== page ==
Technically, I guess, I should be profiling Grant Park first, since Grant Park is older, and larger, and more important to the city’s history. But I’ve been researching Millennium Park recently, so I’m going to profile it first while it’s fresh in my mind.
When Millennium Park first debuted, I had been in San Antonio for more than a decade. All of the reporting on it was of the same vein as the official city website’s statement, You might never guess that Millennium Park, recipient of the 2009 Rudy Bruner Award for Urban Excellence, was once an industrial wasteland. I am well aware that human memory is flawed, but for the life of me, all that I could remember on the site was a grassy area with a colonnade and a row of trees backed by a low wall with some kind of decorative columns on top. Despite articles praising Millennium Park for saving us from unsightly boxcars, I couldn’t remember a single dam boxcar. Additionally, several articles talked about the new colonnade that was in the park, and as I said before, I distinctly remember a colonnade on the corner of Michigan and Randolph.
Finally after one too many articles, I finally went digging through old photographs and realized that the boxcars that people were worrying about were there, but they were below grade, meaning that if you weren’t looking at them from above, you can’t see them. And I wasn’t in the habit of looking out of really high-up windows down at the street level in that direction in that area. From the Sears Tower, yes. From the seventh floor of Marshall Field’s, sure. From the third floor of the Chicago Cultural Center towards Washington Street, even. But I’m hard-pressed to remember a time when I was in the buildings that front on that area (including the Prudential Buildings, the AON tower, or anything of that sort), and could see down into that ditch.
You see, most of downtown Chicago has been raised. When Chicago was founded, the area which is now downtown was on more or less the same level as the lake, which meant that there was nowhere for the water to go, and the city was a swampy mess. In the 1800s, the city decided to put a system of drainage ditches where the current roads were, then build new roads on top of them. Then they would raise the buildings to the new street level. This new higher street level carries through all of the Loop, but farther north, you can still see some buildings that are at the original grade. If you stand at the intersection of Michigan Avenue and Illinois Street, you can see what I’m talking about because while I used the term “intersection,” the streets don’t actually intersect. Illinois Street is a good ten feet or so below the level of Michigan Avenue.
So now we’re going to leave this and come at it from another direction. Chicago’s location on Lake Michigan is in large part why it became the major city that it is. Ships would come up the St. Lawrence and through the Great Lakes to Lake Michigan, then would load or unload cargo, or both, then go back out. Because the cargo needed to get to and from the ships, Chicago became (and still is) a major railroad hub. Because of this, there are rail lines and even rail yards in the downtown area. I’m trying to find the article I read where they talked about how the tracks that are meant by the words “industrial wasteland” above, property of the Illinois Central Railroad, were inviolable.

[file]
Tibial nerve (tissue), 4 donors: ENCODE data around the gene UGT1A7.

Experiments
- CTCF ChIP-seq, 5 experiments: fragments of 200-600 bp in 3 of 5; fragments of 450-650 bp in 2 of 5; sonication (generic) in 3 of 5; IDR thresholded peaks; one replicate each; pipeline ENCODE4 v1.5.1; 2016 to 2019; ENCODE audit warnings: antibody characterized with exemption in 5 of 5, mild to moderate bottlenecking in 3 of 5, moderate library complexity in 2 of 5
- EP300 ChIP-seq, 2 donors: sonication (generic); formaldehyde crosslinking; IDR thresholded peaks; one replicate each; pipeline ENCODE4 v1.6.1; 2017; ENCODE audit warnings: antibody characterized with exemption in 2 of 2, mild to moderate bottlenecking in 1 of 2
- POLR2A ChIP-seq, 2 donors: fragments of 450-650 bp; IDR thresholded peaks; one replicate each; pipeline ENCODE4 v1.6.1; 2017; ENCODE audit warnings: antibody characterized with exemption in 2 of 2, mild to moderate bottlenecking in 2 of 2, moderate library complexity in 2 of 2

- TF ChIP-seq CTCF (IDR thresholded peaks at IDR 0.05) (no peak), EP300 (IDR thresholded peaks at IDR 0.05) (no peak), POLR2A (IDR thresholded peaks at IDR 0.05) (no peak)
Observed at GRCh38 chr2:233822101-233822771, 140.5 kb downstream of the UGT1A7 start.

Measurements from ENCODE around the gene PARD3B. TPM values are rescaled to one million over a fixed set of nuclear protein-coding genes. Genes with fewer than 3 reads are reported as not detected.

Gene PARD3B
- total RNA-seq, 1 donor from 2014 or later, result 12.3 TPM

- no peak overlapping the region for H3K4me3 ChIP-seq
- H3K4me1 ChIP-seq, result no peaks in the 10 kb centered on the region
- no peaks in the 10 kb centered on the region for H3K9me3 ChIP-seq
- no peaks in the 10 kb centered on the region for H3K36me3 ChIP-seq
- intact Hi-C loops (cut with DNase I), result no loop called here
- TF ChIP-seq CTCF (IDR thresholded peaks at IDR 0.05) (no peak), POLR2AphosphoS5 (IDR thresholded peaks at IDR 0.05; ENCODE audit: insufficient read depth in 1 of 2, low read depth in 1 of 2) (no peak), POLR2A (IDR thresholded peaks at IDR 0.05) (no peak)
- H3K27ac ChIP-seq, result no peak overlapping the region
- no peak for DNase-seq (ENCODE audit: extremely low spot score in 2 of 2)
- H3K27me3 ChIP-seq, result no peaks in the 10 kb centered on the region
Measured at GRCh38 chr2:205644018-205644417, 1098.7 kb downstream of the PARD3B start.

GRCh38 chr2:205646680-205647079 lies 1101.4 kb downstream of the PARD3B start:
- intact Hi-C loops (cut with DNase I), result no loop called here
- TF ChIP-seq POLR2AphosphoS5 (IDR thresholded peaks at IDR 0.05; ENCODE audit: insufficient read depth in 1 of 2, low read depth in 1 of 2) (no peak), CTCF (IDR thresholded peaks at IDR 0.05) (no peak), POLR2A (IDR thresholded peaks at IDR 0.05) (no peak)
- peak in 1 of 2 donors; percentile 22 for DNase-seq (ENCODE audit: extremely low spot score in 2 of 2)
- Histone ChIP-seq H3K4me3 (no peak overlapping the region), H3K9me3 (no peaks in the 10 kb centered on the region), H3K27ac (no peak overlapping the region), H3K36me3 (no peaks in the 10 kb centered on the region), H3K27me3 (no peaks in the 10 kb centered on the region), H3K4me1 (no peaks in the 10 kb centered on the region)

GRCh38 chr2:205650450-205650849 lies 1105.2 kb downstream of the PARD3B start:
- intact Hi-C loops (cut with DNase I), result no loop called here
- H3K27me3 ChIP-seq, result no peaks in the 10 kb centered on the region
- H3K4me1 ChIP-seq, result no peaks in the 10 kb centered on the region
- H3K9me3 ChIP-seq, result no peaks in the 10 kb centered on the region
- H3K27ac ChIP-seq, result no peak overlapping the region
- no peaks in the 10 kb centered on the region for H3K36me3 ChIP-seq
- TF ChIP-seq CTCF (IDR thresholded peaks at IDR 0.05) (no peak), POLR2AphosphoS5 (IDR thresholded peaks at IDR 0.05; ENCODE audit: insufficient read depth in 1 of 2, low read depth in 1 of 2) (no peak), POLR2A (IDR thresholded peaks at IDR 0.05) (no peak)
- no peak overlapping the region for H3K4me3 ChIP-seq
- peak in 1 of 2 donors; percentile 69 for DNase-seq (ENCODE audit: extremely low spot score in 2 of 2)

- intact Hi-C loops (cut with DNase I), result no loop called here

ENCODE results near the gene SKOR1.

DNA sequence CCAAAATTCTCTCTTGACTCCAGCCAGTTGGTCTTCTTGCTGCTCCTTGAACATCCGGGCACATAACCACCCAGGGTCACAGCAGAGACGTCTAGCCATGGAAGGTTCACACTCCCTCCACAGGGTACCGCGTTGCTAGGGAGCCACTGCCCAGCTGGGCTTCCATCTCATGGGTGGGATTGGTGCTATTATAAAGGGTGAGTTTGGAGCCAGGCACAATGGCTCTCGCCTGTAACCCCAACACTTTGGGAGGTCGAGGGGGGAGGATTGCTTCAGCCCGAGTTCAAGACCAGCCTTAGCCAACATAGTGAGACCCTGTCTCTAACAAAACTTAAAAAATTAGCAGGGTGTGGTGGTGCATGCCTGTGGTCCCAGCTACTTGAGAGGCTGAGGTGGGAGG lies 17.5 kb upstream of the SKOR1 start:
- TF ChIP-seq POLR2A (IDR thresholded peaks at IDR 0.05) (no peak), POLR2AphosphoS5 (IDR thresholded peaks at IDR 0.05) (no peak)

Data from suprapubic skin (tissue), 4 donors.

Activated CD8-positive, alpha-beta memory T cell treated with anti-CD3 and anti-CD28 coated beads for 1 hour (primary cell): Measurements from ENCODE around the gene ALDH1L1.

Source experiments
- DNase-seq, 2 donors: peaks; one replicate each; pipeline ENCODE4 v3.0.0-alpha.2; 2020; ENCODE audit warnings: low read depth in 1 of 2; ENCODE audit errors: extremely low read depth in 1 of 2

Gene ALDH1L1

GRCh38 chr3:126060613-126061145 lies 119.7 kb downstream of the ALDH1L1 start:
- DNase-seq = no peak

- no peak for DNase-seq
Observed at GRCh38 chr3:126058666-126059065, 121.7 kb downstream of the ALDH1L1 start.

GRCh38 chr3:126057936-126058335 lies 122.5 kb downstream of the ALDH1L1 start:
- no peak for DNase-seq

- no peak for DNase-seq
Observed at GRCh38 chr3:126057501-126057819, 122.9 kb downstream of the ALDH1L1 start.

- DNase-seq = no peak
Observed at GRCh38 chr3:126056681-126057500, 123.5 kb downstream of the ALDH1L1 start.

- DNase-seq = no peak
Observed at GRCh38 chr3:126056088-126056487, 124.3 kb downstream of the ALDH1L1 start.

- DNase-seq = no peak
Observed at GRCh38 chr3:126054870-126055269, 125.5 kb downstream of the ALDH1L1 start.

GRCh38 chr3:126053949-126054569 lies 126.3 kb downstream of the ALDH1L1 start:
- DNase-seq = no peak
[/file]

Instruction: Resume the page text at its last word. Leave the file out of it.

Those tracks, as well as a parking lot, are still there under the park. The city got airspace rights to the area over the railroad tracks and parking lot, and constructed the park there at current street level.
Millennium Park is likely best known for its artwork. The two most notable pieces are the Cloud Gate, which is a large bean-shaped sculpture made of reflective plates of stainless steel and the Crown Fountain, which is a black granite area that has two gigantic glass screens, one at either end. The screens show photographs of the faces of Chicagoans. The faces smile and things, and then mouths of the faces pucker and water emerges in a, well, fountain from the center, making it look as though the water is coming from the mouths. While it was not part of the intended function of the fountain, the Crown Fountain has become a sort of water park, with people (generally, but not exclusively, children) standing under the stream and playing in the basin.
Millennium Park also has the five-acre Lurie Garden, a new colonnade which surrounds yet another fountain, the Jay Pritzker Pavilion (a concert and event venue), the BP Pedestrian bridge and an outdoor public skating rink, all within a 24.5-acre space. The City of Chicago website says that all of the amenities of Millennium Park were designed to be handicap accessible.